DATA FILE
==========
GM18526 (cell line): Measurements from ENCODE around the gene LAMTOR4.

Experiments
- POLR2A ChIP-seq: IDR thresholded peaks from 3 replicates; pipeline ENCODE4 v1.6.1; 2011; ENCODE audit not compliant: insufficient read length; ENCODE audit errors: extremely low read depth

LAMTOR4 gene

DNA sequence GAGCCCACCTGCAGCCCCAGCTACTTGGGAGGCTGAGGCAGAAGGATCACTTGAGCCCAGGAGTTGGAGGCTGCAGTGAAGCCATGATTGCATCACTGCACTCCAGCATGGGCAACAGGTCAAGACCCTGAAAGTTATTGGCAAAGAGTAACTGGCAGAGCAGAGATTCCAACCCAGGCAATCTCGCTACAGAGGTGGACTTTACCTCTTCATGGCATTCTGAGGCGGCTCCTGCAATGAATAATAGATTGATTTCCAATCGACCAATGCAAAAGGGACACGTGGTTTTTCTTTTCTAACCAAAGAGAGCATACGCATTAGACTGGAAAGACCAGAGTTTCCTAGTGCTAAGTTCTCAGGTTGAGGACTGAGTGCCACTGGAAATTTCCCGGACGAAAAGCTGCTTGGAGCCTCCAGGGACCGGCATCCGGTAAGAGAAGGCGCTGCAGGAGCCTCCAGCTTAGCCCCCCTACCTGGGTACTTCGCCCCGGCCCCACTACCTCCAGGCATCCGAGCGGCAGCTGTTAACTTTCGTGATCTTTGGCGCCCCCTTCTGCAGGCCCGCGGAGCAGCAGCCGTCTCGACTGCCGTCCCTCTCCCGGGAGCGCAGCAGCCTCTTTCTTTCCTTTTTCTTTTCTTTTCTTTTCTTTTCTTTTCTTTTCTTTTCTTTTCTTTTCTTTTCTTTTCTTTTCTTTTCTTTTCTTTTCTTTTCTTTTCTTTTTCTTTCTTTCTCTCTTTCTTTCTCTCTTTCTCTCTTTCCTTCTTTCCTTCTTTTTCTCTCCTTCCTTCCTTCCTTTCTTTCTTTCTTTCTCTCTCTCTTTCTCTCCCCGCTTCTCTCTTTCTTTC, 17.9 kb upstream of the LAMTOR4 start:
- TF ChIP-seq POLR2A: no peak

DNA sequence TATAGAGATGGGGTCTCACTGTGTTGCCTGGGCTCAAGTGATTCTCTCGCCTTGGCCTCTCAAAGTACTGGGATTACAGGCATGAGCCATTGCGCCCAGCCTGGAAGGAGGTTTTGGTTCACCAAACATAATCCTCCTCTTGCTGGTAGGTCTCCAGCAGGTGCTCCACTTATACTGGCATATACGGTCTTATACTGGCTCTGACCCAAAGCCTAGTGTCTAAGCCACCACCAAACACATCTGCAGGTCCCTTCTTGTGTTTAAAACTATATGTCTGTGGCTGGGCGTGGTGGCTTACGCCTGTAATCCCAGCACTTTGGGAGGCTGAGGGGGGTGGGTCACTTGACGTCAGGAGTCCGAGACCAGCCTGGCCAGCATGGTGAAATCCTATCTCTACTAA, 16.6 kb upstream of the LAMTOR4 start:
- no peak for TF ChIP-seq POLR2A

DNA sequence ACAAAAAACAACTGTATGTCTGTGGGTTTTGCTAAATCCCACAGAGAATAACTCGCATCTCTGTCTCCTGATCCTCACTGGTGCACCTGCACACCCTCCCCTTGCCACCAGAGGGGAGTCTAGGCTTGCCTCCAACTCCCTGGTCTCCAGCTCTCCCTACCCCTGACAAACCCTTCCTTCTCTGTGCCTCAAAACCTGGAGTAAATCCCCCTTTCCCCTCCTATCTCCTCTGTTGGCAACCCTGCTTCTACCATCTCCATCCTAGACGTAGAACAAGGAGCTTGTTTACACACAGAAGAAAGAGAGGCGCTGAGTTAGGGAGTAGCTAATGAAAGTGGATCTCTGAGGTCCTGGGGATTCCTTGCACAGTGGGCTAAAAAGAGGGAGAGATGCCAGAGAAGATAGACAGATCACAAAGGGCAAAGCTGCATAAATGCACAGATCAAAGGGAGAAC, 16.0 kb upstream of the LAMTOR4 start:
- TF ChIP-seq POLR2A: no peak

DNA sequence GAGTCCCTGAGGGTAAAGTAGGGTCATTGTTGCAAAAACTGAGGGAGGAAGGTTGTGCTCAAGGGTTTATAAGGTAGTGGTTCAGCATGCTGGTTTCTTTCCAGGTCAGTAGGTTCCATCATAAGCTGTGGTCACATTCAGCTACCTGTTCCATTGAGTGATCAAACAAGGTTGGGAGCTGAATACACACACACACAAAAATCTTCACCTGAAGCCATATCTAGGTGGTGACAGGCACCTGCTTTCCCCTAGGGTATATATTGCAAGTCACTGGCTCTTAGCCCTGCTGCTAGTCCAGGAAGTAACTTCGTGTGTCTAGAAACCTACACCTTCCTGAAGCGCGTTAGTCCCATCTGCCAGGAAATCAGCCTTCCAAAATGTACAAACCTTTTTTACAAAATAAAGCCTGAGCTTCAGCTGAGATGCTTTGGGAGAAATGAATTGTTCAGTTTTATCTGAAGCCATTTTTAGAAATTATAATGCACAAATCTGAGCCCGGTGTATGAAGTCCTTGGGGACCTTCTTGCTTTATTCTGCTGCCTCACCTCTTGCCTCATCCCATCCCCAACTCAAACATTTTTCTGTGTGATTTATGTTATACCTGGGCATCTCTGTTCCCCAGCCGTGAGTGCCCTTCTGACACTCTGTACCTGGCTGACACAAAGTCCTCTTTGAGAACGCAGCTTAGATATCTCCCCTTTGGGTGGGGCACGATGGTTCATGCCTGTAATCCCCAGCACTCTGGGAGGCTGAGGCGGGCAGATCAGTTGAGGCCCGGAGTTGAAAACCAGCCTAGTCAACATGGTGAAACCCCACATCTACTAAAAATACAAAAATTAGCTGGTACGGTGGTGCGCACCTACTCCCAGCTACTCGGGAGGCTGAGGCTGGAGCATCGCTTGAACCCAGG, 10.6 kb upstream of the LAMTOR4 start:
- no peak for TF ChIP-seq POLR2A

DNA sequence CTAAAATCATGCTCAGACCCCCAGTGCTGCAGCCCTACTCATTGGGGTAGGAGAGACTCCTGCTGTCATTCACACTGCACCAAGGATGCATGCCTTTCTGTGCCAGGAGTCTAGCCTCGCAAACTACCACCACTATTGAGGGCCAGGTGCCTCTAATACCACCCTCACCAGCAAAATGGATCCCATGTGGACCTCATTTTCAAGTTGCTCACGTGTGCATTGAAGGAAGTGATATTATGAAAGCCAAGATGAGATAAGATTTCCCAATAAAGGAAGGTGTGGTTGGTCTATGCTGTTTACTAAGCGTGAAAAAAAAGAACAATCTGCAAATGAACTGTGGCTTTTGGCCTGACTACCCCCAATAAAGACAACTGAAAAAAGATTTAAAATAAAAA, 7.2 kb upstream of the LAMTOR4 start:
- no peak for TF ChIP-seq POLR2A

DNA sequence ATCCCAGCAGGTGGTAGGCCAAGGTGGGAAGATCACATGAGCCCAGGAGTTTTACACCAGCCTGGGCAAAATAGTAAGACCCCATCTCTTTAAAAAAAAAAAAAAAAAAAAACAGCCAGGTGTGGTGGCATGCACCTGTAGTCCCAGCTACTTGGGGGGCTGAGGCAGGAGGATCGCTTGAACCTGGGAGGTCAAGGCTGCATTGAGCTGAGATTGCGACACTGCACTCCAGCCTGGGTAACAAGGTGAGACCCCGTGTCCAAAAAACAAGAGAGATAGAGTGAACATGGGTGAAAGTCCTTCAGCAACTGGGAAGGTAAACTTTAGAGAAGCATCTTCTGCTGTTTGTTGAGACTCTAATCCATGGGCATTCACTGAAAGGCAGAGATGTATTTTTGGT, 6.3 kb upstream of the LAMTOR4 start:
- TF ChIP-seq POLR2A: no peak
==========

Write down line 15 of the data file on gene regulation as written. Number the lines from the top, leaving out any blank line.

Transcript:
DNA sequence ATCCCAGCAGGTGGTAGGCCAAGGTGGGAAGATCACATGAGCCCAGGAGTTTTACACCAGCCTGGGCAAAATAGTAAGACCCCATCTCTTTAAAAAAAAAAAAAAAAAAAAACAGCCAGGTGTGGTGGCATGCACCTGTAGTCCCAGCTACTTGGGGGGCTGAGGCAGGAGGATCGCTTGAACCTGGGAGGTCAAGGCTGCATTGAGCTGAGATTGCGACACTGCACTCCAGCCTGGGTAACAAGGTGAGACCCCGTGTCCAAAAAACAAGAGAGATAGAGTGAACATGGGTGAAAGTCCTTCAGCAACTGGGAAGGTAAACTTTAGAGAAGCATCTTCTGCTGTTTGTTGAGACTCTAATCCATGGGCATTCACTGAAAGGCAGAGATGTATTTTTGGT, 6.3 kb upstream of the LAMTOR4 start: